Alan Colquhoun, “From Bricolage to Myth, or How to Put Humpty-Dumpty Together Again,” 1978.
Alan Colquhoun’s essay about Michael Graves’s work, accompanied by Hays’s essay intro, should be used as a core sampling of the theoretical and ideological levels in the postmodern debate. On one level, it is a fascinating, if tedious, reading of Graves’s architecture, separating it into an early, volumetric, ‘post-Corbusian’ period, and a mature later period based on the play of solid and negative and historical signs. On another level, this analysis is semiotic architecture theory at its best, ‘reading’ Graves’s work as a composition of signifiers distinguished by the seriousness of its content and the number of ‘languages’ he incorporated over time. On yet another level, Hays explains that Colquhoun is a mythologizer par excellence, indiscriminately assimilating Graves’s architectural decisions into historical and ideological contexts and vice versa.
Already, those of you who have read other posts from this series may suspect the arguments we are dealing with: semiotics, meaning and signs, therefore language, criticism, and mythification—issues prevalent in recent essays. Check out the review of Silvetti’s essay about criticism and commentary and myth, and Roland Barthes’s original essay “Myth Today” for a brush up.
Colquhoun begins his analysis of Graves’s work with a loose analogy between it and criticism, defined as occupying “the no-man’s-land between enthusiasm and doubt, poetic sympathy and analysis.” Criticism “must try to get behind the work’s apparent originality and expose its ideological framework without turning its into a mere tautology.” Obviously the first thing to come to mind is Foucault’s definition of “criticism” employed by Silvetti to define his criticism from within, a definition that notes criticism’s attack point at the origin of ideological production. According to Colquhoun, Graves’s work is just about in that no-man’s-land, enthusiast and doubtful, poetic and analytical.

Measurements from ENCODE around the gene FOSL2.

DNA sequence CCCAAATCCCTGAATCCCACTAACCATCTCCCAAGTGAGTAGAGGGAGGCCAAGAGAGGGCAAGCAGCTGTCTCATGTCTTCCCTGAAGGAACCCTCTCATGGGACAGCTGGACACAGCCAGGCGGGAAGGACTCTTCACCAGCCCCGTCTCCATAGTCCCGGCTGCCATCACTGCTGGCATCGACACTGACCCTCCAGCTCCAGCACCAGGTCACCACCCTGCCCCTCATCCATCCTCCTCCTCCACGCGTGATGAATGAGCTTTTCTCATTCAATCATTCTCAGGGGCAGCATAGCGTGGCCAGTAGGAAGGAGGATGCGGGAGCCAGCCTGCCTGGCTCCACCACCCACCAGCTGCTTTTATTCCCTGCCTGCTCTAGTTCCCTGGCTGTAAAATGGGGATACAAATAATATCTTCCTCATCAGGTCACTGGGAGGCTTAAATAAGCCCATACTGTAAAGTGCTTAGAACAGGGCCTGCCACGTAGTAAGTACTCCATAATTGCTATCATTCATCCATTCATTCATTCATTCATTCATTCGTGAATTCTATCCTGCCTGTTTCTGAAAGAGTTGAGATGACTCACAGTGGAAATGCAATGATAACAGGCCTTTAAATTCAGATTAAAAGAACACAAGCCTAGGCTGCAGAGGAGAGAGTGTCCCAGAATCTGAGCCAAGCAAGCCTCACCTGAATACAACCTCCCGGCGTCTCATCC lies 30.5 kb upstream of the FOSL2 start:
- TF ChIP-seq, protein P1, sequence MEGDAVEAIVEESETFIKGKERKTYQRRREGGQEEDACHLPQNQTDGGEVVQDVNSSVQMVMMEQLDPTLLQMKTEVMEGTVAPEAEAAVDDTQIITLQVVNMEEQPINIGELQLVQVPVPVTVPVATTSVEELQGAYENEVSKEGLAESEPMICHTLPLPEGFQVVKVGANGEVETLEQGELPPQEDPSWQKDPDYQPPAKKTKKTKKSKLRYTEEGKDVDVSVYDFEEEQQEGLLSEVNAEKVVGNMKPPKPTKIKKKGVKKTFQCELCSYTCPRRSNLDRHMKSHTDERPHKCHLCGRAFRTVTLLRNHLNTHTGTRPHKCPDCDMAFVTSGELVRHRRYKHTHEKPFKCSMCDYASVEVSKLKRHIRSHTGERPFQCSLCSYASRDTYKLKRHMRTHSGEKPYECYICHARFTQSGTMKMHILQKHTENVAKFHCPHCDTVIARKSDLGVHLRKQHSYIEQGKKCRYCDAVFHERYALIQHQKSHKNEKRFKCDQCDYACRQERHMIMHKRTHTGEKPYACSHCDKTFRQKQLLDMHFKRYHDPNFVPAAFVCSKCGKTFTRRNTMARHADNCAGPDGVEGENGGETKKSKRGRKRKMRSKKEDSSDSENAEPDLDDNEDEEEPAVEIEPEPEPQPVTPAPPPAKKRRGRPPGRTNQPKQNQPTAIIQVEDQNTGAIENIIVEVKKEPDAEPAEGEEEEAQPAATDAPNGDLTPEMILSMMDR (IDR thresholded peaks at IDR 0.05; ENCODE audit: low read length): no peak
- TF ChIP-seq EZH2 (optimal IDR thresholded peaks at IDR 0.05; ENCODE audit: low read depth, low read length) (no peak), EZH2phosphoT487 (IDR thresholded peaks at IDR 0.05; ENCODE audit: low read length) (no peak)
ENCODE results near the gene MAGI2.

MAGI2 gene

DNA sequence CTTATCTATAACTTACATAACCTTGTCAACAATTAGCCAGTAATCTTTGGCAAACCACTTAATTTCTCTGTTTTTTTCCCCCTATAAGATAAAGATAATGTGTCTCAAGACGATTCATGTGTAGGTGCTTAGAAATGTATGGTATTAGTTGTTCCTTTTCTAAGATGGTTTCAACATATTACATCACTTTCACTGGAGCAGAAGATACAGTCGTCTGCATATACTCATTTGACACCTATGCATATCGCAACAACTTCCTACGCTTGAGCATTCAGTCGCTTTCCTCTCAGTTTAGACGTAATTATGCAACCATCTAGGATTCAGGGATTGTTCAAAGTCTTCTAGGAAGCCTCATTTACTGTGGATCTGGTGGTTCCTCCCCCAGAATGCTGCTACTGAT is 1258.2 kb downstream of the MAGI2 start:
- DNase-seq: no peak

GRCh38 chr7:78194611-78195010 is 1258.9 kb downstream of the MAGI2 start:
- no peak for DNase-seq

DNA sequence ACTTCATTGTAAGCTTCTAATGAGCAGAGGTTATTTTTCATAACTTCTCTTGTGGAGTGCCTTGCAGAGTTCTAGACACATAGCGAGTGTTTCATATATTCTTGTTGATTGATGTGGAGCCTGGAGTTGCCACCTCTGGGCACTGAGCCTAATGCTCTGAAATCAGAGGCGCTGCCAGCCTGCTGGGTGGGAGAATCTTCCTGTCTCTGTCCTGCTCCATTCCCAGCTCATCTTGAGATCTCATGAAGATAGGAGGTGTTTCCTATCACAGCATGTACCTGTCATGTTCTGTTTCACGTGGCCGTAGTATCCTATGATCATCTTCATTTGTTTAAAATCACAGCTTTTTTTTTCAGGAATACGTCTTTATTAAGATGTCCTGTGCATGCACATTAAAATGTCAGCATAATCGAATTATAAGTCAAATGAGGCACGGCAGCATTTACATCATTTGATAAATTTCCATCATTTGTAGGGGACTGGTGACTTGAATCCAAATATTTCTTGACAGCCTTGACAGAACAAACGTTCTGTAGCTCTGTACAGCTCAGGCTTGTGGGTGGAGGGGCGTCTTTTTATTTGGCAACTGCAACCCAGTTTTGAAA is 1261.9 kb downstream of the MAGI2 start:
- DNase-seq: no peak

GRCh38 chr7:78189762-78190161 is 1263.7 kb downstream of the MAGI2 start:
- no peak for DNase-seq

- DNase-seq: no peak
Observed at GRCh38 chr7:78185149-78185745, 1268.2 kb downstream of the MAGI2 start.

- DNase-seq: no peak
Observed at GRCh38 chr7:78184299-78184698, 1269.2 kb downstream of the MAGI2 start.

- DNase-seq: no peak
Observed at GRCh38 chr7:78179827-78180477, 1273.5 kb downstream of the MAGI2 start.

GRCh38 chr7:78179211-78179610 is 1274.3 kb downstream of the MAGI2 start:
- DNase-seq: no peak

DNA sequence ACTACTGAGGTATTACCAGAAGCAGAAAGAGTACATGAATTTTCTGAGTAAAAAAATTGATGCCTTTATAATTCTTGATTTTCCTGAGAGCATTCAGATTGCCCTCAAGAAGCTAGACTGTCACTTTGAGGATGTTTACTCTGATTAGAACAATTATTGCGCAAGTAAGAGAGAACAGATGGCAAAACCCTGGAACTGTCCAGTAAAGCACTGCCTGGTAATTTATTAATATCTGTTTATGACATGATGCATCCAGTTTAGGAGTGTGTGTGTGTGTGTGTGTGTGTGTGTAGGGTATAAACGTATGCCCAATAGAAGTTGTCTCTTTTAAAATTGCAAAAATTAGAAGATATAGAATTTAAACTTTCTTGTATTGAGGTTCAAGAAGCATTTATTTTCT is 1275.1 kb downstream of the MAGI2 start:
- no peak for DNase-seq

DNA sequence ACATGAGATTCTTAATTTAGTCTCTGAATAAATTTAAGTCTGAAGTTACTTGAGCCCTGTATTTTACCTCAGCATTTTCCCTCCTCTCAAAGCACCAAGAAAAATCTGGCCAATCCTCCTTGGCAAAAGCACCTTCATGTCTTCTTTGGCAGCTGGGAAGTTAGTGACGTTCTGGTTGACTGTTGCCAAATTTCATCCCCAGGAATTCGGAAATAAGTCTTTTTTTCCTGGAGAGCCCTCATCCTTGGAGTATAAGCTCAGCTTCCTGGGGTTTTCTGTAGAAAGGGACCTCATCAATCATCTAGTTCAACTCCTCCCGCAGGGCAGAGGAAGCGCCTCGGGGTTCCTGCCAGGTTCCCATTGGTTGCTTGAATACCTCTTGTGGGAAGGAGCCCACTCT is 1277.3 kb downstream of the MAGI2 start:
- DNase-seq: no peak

Graves’s is early work is an experiment in the architectural (not visual) lessons of Modernism, at once French (á la Corbusier) and International (á la Terragni), as well as markedly Cubist. The work (the essay discusses primarily residential architecture from the ‘60s) is obsessed with the Plan—inherited from the Beaux Arts tradition through Corbusier—and the vertical plane—inspired by Terragni—as ways of exploring traditional notions of ‘house,’ deconstructing it in a layered, overlapping, “adumbrated” way that compels the reading of Cubist influence. Spaces and volumes are insinuated rather than ‘enclosed,’ while their overall composition is orchestrated by Graves’s beliefs about man and nature and the nature of ‘house,’ as an idea. (Or so Colquhoun would have us believe.)
On the other hand, Graves’s later work is better described as ‘carving space out of solids.’ This is the era of the Portland Building, feels as heavy as the early period feels light, and is more obviously composed of signs. It is this idea of Graves’s work being an evolving meta-language of signs that drives Colquhoun’s reading, in turn bringing us closer to semiotics, language, signifiers, and “meaning”—that is, into the realm of the pop culturists and semiotic architecture.
At first glance, we may read Graves’s work as ironic or witty, thereby drawing comparisons with the obvious Post-Modernists like Venturi and Moore. But Colquhoun separates Graves from the body of semantic postmodern architects, no matter their sect of theory or ideology. Charles Moore and Venturi are despised for their ‘cynical exploitation of graphic fragments’ while the neo-Rationalists are rejected for their ‘technical abnegation for archetypal figures.’ We are already familiar with the weird place Eisenman and Graves share as being mutually distinct from these postmodern factions while also diametrically opposed to each other: Eisenman is syntactic while Graves is primarily semantic (See Gandelsonas on Eisenman’s syntactic architecture, and Jencks on the role of signs and meaning in Post-Modernism.)